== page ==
In ancient times, Greeks would go to a square, discuss all sorts of matters, then hold a vote. In modern times, and specifically in the case of ethereum, that square is online and a vote may or may not be held.
A difficult discussion with considerable implications is a proposal to fix ethereum’s supply to around 120 million eth.
We think Nick Johnson and Vitalik Buterin had the most interesting debate on the matter and pretty much laid out the discussion lines and the trade-offs.
As an opening, it’s a fine discussion, but what we note is the lack of facts, or even an attempt to estimate. That’s understandable considering it’s the first discussion and can really be looked as a preamble to sort of ask whether ethereum should look more into this.
But let’s take two statements from both sides of the argument to make a point. First, from Buterin, we highlight a quote that appears to be most persuasive for it is technical in nature in addressing network security:
“If eth becomes this unique token inside of ethereum that has the anti-privilege of being inflated to pay for security expenditure, and you have the ability to just print ERC20s on top of ethereum and market them, and these tokens don’t have this disadvantage, then it may well be the case eventually there is going to be this tragedy of the commons where, even though eth is necessary for network security, no one wants to support eth.”
Let’s start with the very first word: if. Is it an “if” and is it a “becomes?” Because to us it looks like eth is very much inflationary currently, quite inflationary, and yet many seem to be quite happy to pay quite a bit for it.
The third word you can take issue with is “anti-privilege.” When the entire ecosystem runs on eth and tokens as well as dapps provide plenty of use cases that make people want to pay fees, then if there is such anti-privilege, it should perhaps be quantified and estimated, and not in a narrow way, but somewhat holistically.
Then, the main point: security expenditure. If one was really concerned with security expenditure, that could even be turned into an algorithm of sorts that automatically adjusts reward or inflation based on the needed amount to incentivize security.
Currently that algorithm is sort of already there and automatic in the way difficulty adjusts to maintain supply in a pretty complex arrangement which is most clear in bitcoin and has worked fine so far as hardware security tends to balance with price.
On the surface, however, and somewhat intuitively, that algo does appear to be a bit raw, simplistic, and maybe even crude, because it tends to punish the ecosystem when hardware security spikes too high.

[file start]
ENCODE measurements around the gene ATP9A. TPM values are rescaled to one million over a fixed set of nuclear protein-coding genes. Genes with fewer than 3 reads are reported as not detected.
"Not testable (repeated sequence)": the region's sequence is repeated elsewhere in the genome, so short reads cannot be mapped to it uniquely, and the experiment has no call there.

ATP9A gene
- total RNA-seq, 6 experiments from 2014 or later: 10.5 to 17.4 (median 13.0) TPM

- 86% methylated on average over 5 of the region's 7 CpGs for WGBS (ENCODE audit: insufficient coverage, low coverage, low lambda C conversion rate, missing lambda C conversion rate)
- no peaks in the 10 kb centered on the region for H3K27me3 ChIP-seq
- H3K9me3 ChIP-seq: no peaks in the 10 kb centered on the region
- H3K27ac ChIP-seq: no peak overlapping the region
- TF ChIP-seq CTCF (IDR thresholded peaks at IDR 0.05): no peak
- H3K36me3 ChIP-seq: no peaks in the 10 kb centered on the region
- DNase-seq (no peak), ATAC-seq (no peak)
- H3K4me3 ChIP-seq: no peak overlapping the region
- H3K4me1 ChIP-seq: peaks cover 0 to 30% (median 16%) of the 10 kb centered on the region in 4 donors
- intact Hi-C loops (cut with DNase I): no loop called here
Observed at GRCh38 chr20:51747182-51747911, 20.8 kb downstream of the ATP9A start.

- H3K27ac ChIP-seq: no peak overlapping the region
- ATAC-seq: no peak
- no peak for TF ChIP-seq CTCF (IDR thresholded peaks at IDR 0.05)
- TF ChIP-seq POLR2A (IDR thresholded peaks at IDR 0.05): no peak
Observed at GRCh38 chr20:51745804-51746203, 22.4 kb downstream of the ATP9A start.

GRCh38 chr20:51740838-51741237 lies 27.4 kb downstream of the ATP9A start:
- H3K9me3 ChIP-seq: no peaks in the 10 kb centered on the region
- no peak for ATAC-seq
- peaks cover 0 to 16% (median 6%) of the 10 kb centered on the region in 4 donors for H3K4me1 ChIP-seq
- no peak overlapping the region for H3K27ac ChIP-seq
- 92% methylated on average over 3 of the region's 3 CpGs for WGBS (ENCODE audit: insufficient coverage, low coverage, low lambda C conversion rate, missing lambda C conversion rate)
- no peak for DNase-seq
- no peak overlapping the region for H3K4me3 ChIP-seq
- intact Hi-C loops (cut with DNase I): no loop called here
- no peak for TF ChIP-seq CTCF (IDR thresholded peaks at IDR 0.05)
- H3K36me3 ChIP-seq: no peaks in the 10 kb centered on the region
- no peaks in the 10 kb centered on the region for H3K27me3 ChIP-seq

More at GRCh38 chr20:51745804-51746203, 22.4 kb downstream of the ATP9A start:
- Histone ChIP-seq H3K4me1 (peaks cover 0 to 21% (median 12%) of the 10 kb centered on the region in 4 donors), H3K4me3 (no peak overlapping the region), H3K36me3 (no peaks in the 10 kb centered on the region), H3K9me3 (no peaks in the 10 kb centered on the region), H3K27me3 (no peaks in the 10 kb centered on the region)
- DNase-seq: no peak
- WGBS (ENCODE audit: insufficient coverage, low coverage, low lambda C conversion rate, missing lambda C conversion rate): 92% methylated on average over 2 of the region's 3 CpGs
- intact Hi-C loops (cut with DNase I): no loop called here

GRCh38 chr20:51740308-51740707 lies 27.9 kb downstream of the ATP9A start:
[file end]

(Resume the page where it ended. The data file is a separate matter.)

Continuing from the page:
Yet the alternative might not be too pleasant as you might have to introduce Oracle feeds for current price/market cap and thus accordingly adjust rewards or inflation in line with the needed level of security.
While that needed level of security could be measured by estimating how much it would cost to double spend a, say, $1 billion transaction.
Much of the above might be wrong, and that’s in part the point we are trying to make because it’s of course not for us to undertake studies, perform models, or to establish some facts in this very under-studied area.
All we can do is say that it needs not be mere opinions, because it can be a scientific exploration that does some concrete analysis to end with some conclusions.
Because if it is to be mere speculation, we can easily say Buterin is completely right in the above quote, just as we can easily say he is completely wrong because the point is far too narrow as it ignores the crucial role eth plays not in just paying for security but in also allowing tokens, or dapps, to “perform,” which means they have to pay for every transaction for the anti-privilege of securing eth’s network, a burden we’re sure they’d rather not have.
“Personally, I don’t think transaction fees have to be the thing that supports the blockchain,” Johnson says. “If we need some amount, x eth a day to incentivize miners or stakers, you can take that from inflation or fees.
I think it makes for a more useful system if you take it from inflation because it imposes the cost on everyone who is invested in that system, not just those who are transacting.”
That’s a fine position to support, just as it is a fickle position without some facts as shown by Buterin stating “I used to think this way.”
What changed? We don’t know, but without facts to ground oneself you can easily change your opinion day to day.
The important facts here are the answer to some of the following questions. How much would fees per transaction need to be to solely support eth’s network security? Does that vary? How and by what factor? How would that all change if 0.5% inflation is added. What of 0.001%, 2% and so on.